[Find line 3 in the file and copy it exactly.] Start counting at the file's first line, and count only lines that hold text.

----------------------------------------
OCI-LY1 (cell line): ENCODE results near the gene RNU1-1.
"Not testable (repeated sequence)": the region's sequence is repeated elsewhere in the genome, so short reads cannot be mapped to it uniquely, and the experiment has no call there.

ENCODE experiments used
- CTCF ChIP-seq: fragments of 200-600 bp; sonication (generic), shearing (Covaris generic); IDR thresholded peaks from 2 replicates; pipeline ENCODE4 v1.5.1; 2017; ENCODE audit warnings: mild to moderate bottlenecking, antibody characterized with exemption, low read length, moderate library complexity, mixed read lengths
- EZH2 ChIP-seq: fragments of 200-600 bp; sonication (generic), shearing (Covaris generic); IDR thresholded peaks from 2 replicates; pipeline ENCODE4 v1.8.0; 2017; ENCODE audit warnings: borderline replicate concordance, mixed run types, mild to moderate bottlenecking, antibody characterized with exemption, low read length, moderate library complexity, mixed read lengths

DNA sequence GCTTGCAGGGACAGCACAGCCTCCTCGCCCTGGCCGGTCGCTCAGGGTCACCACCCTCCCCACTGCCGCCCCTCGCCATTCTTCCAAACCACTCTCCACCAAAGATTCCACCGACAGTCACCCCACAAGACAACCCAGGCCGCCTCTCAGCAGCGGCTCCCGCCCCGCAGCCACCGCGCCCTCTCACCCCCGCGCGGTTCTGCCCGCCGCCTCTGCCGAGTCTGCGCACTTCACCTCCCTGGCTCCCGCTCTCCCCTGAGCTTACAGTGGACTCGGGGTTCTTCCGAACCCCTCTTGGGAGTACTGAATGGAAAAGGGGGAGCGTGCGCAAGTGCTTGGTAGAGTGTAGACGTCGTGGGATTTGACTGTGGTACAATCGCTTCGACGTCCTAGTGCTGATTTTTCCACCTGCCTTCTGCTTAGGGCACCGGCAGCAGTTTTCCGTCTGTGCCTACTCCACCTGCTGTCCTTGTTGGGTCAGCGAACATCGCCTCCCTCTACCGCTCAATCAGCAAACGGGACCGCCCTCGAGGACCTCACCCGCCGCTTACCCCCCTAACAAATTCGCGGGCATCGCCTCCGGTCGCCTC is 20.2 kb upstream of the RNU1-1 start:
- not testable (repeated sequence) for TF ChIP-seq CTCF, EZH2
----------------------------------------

ENCODE experiments used